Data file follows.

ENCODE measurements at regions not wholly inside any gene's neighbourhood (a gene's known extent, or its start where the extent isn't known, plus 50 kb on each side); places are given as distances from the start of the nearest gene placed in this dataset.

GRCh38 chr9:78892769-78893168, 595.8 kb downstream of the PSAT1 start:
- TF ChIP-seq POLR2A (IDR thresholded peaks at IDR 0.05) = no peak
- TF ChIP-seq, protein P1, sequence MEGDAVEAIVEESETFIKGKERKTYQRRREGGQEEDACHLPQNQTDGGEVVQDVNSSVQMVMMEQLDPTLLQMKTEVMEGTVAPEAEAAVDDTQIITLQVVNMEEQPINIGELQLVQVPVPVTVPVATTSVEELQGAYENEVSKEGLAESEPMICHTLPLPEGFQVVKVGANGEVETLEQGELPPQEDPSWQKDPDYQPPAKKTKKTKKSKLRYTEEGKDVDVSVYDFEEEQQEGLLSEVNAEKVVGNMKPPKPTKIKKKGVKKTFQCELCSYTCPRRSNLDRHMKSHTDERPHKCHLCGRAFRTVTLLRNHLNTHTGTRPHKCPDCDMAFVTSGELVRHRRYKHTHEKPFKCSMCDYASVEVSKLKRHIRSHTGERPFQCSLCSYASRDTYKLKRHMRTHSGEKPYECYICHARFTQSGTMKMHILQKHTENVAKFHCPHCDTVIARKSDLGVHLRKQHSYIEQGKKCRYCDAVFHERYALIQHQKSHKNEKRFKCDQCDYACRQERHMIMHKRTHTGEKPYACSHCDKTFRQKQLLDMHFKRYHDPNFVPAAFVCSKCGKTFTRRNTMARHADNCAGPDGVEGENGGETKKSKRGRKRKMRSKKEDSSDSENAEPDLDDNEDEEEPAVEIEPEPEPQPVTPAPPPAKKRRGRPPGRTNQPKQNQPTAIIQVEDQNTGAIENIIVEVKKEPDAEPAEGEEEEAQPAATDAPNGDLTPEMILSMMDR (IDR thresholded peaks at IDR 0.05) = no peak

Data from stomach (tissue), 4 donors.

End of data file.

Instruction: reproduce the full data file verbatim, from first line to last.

ENCODE measurements at regions not wholly inside any gene's neighbourhood (a gene's known extent, or its start where the extent isn't known, plus 50 kb on each side); places are given as distances from the start of the nearest gene placed in this dataset.

GRCh38 chr9:78892769-78893168, 595.8 kb downstream of the PSAT1 start:
- TF ChIP-seq POLR2A (IDR thresholded peaks at IDR 0.05) = no peak
- TF ChIP-seq, protein P1, sequence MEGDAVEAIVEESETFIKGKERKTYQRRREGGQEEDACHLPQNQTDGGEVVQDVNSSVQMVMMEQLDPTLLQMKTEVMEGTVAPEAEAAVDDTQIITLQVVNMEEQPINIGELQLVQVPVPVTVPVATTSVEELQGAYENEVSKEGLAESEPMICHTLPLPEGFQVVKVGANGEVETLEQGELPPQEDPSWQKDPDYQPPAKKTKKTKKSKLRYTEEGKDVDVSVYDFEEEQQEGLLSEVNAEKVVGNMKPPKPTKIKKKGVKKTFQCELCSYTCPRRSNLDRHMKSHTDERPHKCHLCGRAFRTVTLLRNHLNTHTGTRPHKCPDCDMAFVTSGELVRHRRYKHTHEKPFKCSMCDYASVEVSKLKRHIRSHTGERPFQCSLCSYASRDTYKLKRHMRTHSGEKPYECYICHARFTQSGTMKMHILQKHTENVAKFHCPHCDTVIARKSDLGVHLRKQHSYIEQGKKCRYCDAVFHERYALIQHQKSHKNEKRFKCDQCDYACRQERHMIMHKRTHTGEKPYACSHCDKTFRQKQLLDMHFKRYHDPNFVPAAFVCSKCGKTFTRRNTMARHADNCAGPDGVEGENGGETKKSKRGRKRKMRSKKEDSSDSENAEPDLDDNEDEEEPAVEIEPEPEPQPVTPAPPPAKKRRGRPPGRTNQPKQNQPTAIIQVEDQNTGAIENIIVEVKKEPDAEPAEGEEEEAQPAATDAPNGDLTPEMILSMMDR (IDR thresholded peaks at IDR 0.05) = no peak

Data from stomach (tissue), 4 donors.